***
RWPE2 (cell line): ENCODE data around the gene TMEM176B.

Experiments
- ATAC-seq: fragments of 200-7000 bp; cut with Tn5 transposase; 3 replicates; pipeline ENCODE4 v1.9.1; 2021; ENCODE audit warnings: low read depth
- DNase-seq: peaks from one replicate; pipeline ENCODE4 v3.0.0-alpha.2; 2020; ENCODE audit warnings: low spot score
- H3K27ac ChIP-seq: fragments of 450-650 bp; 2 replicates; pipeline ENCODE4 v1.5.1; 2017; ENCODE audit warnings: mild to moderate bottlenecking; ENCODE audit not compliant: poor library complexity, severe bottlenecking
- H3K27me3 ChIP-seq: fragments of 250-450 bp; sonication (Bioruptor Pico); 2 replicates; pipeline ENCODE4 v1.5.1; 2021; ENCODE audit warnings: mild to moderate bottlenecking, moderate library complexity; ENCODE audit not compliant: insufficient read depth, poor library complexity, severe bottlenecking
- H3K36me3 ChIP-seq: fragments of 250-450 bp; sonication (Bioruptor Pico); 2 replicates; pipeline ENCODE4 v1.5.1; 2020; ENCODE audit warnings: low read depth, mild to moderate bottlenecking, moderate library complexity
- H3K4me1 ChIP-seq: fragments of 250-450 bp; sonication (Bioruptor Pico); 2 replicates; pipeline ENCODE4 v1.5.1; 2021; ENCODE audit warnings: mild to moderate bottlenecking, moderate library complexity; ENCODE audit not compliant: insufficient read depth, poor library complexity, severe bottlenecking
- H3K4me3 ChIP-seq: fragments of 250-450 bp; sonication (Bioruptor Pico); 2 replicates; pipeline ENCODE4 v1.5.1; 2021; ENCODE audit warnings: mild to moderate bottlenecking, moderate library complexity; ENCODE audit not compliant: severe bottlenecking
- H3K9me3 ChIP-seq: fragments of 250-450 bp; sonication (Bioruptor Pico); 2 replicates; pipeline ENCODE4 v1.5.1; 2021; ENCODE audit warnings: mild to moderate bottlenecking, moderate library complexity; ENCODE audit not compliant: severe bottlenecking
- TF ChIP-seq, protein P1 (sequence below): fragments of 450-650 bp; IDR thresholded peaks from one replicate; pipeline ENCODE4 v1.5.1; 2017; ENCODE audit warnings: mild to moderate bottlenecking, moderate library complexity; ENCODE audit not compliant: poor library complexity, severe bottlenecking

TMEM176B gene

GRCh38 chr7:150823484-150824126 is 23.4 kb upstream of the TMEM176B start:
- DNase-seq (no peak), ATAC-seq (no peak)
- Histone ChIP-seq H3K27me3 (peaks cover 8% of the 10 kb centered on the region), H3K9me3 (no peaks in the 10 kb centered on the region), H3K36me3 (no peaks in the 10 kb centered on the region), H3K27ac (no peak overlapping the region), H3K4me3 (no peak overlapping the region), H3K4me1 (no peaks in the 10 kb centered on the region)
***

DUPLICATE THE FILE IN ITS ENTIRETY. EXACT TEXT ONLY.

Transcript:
RWPE2 (cell line): ENCODE data around the gene TMEM176B.

Experiments
- ATAC-seq: fragments of 200-7000 bp; cut with Tn5 transposase; 3 replicates; pipeline ENCODE4 v1.9.1; 2021; ENCODE audit warnings: low read depth
- DNase-seq: peaks from one replicate; pipeline ENCODE4 v3.0.0-alpha.2; 2020; ENCODE audit warnings: low spot score
- H3K27ac ChIP-seq: fragments of 450-650 bp; 2 replicates; pipeline ENCODE4 v1.5.1; 2017; ENCODE audit warnings: mild to moderate bottlenecking; ENCODE audit not compliant: poor library complexity, severe bottlenecking
- H3K27me3 ChIP-seq: fragments of 250-450 bp; sonication (Bioruptor Pico); 2 replicates; pipeline ENCODE4 v1.5.1; 2021; ENCODE audit warnings: mild to moderate bottlenecking, moderate library complexity; ENCODE audit not compliant: insufficient read depth, poor library complexity, severe bottlenecking
- H3K36me3 ChIP-seq: fragments of 250-450 bp; sonication (Bioruptor Pico); 2 replicates; pipeline ENCODE4 v1.5.1; 2020; ENCODE audit warnings: low read depth, mild to moderate bottlenecking, moderate library complexity
- H3K4me1 ChIP-seq: fragments of 250-450 bp; sonication (Bioruptor Pico); 2 replicates; pipeline ENCODE4 v1.5.1; 2021; ENCODE audit warnings: mild to moderate bottlenecking, moderate library complexity; ENCODE audit not compliant: insufficient read depth, poor library complexity, severe bottlenecking
- H3K4me3 ChIP-seq: fragments of 250-450 bp; sonication (Bioruptor Pico); 2 replicates; pipeline ENCODE4 v1.5.1; 2021; ENCODE audit warnings: mild to moderate bottlenecking, moderate library complexity; ENCODE audit not compliant: severe bottlenecking
- H3K9me3 ChIP-seq: fragments of 250-450 bp; sonication (Bioruptor Pico); 2 replicates; pipeline ENCODE4 v1.5.1; 2021; ENCODE audit warnings: mild to moderate bottlenecking, moderate library complexity; ENCODE audit not compliant: severe bottlenecking
- TF ChIP-seq, protein P1 (sequence below): fragments of 450-650 bp; IDR thresholded peaks from one replicate; pipeline ENCODE4 v1.5.1; 2017; ENCODE audit warnings: mild to moderate bottlenecking, moderate library complexity; ENCODE audit not compliant: poor library complexity, severe bottlenecking

TMEM176B gene

GRCh38 chr7:150823484-150824126 is 23.4 kb upstream of the TMEM176B start:
- DNase-seq (no peak), ATAC-seq (no peak)
- Histone ChIP-seq H3K27me3 (peaks cover 8% of the 10 kb centered on the region), H3K9me3 (no peaks in the 10 kb centered on the region), H3K36me3 (no peaks in the 10 kb centered on the region), H3K27ac (no peak overlapping the region), H3K4me3 (no peak overlapping the region), H3K4me1 (no peaks in the 10 kb centered on the region)